Introduction TcMenu is a framework for generating menu based applications on the Arduino platform. Typically a TcMenu application will be designed using the TcMenu Generator UI also on TcMenu Designer on Windows 10 Store, then generated based on the parameters you specify. TcMenu embedded library is written in a modular way for the Arduino platform; giving unprecedented levels of control over how the menu is displayed, input acquisition and external control of the menu.
You can connect up a device using just about any arrangement of pins or expander, at the end of the day any device supported by IoAbstraction, including MultiIo (pins and IoExpander mix) can be used here. Examples showing these use cases MCP23017 LiquidCrystal example Shift register 74HC595 LiquidCrystal Back to the main page
Matrix keyboards are arranged such that the keys are in a matrix of rows and columns. This means that instead of needing a spare input for each key, one INPUT for each column and one OUTPUT for each row is all that’s needed. In order to use the keyboard, we create a class of type MatrixKeyboardManager and configure it with an IoAbstractionRef, a KeyboardLayout that describes the keyboard attached (there are some standard ones already defined) and a listener that will be informed of changes.
Have you ever wanted to treat button presses in Arduino similar to other languages, where you get an event callback when the switch is pressed? Look no further, the IO abstraction library can do that with very little fuss. In fact it can also do the same for rotary encoders as well, treating them similar to how scroll bars work in desktop applications. To start we need to get the IoAbstraction library and open the buttonRotartyEncoder example.
In this tutorial for IoAbstraction’s taskManager I explain the differences between traditional loop based programming; which is very common on the Arduino platform and event based programming based on taskManager. Although event based programming looks slightly more complicated at first, as the sketch and surrounding code gets more complex, eventing will scale to that much easier. Eventing task frameworks make ongoing maintenance much easier. Example: Two LEDs blink at different rates.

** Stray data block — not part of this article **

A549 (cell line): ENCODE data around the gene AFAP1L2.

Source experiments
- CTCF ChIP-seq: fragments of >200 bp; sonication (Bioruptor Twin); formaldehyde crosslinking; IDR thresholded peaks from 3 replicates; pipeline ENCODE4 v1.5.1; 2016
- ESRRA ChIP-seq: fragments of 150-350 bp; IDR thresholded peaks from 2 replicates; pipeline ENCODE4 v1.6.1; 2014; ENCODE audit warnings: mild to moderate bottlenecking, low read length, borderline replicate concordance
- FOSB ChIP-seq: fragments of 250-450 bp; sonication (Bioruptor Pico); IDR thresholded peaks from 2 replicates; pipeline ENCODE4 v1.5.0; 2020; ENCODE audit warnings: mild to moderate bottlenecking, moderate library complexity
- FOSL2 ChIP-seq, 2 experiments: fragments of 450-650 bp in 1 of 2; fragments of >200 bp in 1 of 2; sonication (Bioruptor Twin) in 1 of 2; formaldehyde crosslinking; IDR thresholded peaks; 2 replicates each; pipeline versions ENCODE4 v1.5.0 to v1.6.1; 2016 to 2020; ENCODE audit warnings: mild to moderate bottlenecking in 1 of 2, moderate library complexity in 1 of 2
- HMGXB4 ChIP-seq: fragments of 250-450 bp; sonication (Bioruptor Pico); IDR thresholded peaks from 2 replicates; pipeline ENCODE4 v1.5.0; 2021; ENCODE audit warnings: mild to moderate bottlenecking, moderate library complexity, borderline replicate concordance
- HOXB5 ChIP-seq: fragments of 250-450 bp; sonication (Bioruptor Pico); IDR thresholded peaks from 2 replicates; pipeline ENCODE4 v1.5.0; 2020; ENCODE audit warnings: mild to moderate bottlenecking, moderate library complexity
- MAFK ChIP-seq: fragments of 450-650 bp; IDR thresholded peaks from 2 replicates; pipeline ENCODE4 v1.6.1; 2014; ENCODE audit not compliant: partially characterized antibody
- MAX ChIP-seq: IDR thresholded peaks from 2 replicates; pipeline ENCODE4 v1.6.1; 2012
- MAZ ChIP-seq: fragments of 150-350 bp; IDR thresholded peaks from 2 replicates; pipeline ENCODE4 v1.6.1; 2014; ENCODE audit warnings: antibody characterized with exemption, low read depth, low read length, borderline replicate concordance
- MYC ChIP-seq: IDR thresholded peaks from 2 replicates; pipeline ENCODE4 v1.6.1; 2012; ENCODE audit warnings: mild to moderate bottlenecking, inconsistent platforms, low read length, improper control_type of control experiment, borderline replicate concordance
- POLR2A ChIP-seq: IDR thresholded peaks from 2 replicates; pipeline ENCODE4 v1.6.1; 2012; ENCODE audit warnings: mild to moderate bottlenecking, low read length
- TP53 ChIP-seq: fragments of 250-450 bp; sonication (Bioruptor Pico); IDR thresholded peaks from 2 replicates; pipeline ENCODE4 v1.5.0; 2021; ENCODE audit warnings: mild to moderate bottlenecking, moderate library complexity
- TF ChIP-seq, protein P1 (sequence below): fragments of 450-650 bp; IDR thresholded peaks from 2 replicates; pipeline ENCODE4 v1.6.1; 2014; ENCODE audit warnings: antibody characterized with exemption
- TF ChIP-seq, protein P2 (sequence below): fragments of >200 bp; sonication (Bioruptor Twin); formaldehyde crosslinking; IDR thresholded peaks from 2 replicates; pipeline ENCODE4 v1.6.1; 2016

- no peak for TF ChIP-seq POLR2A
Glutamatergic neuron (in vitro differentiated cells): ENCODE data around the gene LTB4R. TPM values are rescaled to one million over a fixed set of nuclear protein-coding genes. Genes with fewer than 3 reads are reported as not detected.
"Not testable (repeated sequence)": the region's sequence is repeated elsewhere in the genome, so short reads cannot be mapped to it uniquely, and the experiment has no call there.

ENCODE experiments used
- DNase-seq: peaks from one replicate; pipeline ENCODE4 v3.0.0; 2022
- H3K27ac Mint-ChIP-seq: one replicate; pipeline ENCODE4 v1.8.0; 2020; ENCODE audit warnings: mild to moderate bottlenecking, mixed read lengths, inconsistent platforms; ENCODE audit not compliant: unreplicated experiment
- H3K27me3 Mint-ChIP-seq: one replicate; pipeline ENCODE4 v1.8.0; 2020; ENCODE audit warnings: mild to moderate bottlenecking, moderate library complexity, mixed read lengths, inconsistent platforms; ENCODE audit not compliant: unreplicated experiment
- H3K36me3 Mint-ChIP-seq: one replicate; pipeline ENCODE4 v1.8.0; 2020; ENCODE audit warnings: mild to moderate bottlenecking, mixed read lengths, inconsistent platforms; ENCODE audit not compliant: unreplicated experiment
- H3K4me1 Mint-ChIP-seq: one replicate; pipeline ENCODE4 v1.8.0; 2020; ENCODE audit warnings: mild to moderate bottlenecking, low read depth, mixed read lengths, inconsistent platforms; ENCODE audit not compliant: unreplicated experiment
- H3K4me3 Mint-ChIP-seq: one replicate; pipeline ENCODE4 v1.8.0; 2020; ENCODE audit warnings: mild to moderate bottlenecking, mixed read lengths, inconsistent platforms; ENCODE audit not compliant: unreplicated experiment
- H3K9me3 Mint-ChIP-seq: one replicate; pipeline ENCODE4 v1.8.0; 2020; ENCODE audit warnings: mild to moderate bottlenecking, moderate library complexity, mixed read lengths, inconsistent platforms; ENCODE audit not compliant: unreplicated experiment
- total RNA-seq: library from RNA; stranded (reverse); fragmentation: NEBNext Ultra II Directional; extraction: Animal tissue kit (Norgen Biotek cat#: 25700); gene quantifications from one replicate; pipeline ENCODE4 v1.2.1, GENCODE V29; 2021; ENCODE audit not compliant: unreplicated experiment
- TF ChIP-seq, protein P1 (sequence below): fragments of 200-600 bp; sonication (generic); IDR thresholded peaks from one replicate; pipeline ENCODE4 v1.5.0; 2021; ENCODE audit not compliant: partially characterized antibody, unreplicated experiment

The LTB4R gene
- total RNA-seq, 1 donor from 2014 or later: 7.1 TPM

Recently, I have made a fork of Arduino LiquidCrystal (HD44780 display driver library) that allows the library to work with the IO abstraction library, meaning you can configure a display to use Arduino pins, an i2c 8574 IO expander or shift registers by simply changing one line of code in your sketch. There are two additional examples provided with this version that show how to use the fork with both a shift register and an 8574 i2c IO expander.
Here we demonstrate the IO Abstraction library on an Arduino with a PCF8574 i2c 8-bit IO expander chip. We use the device in order to receive input from a switch and light an LED. It’s about the most basic example possible that has both input and output. To use this example, first download the IoAbstraction library. Devices such as the PCF8574 provide an easy way to expand both input and output capabilities using a single chip, and because it’s on i2c, needs only two pins from the Arduino (SDA and SCL).
LiquidCrystalIO is now also compatible with mbed boards. It supports regular mbed pins, I2C backpacks based on PCF8574 and MCP23017 based connections. You can adapt any of the Arduino examples for mbed very easily, as the API is 99% the same. Examples showing these use cases Hello Mbed I2C PCF8574 example Back to the main page
If like me you use both 8 bit AVR and 32 bit boards, you’ve probably already noticed that there’s no EEPROM support on many 32 bit boards. I think that’s quite unfortunate as EEPROM storage is very useful for many applications. Relying on memory backup like many systems today do, is nowhere near as reliable (a flat battery loses everything). Further, I’ve even seen discussions where people suggest using an area of program Flash as an EEPROM, I don’t personally like it as flash write cycles are generally an order of magnitude lower than EEPROM, but it’s now supported via the EEPROM class wrapper.
Introduction to tcMenu item types A typical TcMenu application is made up of menu items. Each menu item is part of a tree, if you are unfamiliar with trees, there’s a little terminology worth learning. We refer to elements that hold other items as the parent of those items. Conversely, each of the items in the sub menu are referred to as children of subMenu. Lets take a look at an example: